IN the Netherlands, Mogen International scientists are ready to field-test potatoes that carry a foreign gene to combat viral infection. In Australia, genetic engineers of the Commonwealth Scientific and Industrial Research Organization are preparing to try out their protein-rich alfalfa designed to boost wool growth when fed to sheep. And in the United States, Crop Genetics International received final Environmental Protection Agency approval last month to field test corn that will carry within its vascular system a patented strain of bacterium genetically altered to kill the European corn borer.
As genetic engineers focus their skills to help the farmer, all over the world they are moving their experiments out of the laboratory and into the field. Experimenters in five countries, including the US, have already conducted about two dozen field tests of genetically engineered organisms, according to the US Congressional Office of Technology Assessment (OTA) in its lat- est biotechnology report, released May 4. Many others are in the offing. These small-scale field tests, to be carried out over the next few years, will be so carefully controlled that they ``are unlikely to result in environmental problems,'' says an OTA statement. It adds, ``If small-scale field tests do not identify areas of significant concern, there would be no scientific reasons not to proceed with field tests or applications on a larger scale.''
Thus, genetic engineering - direct manipulation of the genetic makeup of agriculturally important organisms, as opposed to standard breeding - is developing rapidly. It is likely to start having a significant effect on farming by this century's end, a mere dozen years from now.
OTA reflects a virtual global consensus among experts when it says that this technology prom- ises many benefits. It can boost the food value of crops. It can improve livestock. It promises to reduce our dependency on environmentally damaging chemicals by giving crops an ability to protect themselves against pests.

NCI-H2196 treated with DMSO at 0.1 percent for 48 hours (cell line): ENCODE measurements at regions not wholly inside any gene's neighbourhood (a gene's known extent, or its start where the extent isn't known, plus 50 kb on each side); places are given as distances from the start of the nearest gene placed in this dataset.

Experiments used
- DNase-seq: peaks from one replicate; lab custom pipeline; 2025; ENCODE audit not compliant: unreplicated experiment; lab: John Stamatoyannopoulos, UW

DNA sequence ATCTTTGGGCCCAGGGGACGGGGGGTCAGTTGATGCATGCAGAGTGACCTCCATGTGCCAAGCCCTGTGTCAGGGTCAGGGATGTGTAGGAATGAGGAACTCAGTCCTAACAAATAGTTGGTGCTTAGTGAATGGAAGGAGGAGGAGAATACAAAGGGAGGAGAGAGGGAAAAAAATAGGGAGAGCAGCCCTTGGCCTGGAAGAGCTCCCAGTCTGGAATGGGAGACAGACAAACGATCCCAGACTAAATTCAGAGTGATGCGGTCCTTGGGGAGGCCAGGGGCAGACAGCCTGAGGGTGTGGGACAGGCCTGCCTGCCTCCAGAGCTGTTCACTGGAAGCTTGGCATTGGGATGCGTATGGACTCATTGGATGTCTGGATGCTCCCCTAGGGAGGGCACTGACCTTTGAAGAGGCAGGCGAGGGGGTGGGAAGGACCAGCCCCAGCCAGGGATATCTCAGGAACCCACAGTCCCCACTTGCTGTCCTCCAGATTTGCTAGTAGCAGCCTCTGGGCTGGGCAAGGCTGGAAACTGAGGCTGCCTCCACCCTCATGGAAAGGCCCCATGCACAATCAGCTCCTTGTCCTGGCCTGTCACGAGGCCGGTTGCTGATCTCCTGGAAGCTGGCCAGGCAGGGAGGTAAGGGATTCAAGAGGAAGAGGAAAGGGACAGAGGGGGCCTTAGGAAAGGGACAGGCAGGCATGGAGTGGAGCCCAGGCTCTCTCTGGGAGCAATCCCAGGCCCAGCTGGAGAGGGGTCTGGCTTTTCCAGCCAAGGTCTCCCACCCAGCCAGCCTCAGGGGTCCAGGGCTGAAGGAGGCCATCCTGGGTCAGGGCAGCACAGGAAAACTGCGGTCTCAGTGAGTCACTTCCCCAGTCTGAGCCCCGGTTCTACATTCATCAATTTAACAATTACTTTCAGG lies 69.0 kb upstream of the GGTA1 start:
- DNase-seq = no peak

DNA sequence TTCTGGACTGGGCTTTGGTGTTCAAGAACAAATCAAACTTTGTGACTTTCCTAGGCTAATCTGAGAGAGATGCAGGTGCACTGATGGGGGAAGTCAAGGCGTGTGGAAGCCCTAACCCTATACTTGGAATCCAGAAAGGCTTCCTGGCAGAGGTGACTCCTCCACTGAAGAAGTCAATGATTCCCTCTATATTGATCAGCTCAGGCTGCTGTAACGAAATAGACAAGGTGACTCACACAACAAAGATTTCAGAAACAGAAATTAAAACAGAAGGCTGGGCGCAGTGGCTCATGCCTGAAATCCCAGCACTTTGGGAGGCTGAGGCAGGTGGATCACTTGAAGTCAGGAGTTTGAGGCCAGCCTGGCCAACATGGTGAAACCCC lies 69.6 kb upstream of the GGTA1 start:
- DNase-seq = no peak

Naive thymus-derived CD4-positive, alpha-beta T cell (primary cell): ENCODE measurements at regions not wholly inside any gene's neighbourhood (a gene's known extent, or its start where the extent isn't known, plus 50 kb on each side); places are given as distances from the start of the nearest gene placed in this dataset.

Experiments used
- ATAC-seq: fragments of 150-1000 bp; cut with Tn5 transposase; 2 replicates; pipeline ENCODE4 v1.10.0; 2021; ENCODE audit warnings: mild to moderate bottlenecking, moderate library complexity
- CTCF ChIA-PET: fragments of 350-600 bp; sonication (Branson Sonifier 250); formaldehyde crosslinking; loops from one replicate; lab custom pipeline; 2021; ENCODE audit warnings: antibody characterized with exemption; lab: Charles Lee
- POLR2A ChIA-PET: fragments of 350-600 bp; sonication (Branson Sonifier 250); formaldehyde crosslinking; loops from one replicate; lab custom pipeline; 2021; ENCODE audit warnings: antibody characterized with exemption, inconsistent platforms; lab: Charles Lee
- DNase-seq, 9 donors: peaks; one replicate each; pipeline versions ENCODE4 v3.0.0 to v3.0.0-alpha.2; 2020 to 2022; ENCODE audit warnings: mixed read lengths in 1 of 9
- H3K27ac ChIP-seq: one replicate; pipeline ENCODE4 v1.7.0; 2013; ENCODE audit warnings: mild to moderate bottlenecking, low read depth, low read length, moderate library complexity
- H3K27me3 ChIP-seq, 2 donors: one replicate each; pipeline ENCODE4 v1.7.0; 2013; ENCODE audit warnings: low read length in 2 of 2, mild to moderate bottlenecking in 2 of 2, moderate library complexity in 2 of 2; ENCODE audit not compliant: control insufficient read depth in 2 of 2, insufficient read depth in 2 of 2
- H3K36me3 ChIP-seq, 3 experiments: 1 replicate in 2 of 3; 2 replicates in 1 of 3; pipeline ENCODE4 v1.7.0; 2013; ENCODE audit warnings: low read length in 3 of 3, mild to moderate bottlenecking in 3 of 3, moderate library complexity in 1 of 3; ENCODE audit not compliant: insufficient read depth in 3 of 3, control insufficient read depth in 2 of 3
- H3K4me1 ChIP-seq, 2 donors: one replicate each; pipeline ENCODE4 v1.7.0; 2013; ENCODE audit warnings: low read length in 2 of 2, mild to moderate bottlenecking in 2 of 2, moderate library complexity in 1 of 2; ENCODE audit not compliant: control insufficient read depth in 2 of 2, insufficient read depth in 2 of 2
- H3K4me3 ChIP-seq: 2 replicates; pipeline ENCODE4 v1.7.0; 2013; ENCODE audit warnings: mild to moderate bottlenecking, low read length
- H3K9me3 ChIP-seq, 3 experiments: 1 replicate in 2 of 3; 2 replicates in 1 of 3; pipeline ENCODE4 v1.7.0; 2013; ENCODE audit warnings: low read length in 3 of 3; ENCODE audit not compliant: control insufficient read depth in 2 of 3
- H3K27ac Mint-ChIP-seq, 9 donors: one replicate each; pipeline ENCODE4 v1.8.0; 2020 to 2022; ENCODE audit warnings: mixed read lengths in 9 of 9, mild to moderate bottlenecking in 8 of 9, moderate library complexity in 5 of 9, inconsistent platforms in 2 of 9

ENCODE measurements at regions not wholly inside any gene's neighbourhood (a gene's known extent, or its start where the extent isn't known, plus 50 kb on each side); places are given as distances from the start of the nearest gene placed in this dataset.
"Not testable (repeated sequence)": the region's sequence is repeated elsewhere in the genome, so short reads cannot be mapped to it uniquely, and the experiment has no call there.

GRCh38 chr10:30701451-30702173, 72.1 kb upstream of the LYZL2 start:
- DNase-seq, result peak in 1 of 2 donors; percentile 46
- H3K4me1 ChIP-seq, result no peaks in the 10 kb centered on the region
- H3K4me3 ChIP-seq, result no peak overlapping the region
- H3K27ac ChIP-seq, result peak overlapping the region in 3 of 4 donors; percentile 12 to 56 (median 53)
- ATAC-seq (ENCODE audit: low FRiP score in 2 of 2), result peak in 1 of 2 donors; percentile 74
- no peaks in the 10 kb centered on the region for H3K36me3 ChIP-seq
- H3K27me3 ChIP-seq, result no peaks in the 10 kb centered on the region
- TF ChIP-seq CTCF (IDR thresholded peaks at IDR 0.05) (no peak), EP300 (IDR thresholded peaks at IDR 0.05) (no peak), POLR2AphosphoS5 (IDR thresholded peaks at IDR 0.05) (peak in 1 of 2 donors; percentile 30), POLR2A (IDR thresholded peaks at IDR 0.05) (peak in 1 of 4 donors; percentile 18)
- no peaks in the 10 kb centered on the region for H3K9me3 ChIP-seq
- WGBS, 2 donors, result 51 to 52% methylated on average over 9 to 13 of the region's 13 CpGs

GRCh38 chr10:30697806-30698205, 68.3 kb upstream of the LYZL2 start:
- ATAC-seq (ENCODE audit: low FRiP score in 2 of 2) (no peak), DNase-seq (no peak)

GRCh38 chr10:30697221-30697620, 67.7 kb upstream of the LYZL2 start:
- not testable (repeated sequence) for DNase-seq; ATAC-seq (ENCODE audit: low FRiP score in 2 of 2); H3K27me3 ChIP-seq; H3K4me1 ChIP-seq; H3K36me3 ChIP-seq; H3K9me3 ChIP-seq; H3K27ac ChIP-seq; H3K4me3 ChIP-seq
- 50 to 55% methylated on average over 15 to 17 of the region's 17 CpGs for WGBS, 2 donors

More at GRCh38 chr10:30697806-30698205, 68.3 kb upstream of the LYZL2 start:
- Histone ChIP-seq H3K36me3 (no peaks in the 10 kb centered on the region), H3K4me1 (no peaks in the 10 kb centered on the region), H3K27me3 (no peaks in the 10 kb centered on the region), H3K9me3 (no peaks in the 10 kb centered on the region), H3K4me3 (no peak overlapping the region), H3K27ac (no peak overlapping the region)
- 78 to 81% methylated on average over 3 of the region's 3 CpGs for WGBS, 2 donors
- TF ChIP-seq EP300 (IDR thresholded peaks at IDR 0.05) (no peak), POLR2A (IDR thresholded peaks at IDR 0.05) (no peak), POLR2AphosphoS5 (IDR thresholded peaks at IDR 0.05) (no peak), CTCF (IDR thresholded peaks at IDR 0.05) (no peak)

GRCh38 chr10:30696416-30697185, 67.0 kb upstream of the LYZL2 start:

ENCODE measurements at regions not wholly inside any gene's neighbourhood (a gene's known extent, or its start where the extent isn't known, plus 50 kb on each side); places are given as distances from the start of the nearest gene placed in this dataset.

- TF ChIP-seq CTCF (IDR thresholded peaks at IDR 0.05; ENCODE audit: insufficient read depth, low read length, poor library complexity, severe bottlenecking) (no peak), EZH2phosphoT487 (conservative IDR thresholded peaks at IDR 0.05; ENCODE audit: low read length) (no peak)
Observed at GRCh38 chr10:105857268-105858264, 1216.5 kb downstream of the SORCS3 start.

OTA also reflects a widely held concern when it notes that the deliberate release of these genetically engineered organisms sets an ecological precedent that has risks. The report explains:
``Virtually any organism deliberately introduced into a new environment has a small but real chance of surviving and multiplying. In some small subset of cases, an undesirable consequence might follow. The complexity of even simple ecosystems makes the precise prediction of such events, and of the consequences, difficult. ... Although there is some consensus in the scientific community that the likelihood of unique or serious problems from planned introductions is quite low, this opinion is not held unanimously.''
Thus, hand in hand with the application of genetic engineering to farming, scientists involved recognize that they must design those applications with the possible ecological consequences strongly in mind. This will be considered in more detail in the third installment of this three-part series.
One of the main factors promoting the move from laboratory to field tests has been the breakthrough in this decade in applying genetic engineering to plants. Scientists designing novel microbes for farm use have had the benefit of genetic-engineering tools developed for use with bacteria and viruses during the '70s. Their field tests were slowed in the early 1980s more by concern over safety and proper regulation than for technical reasons.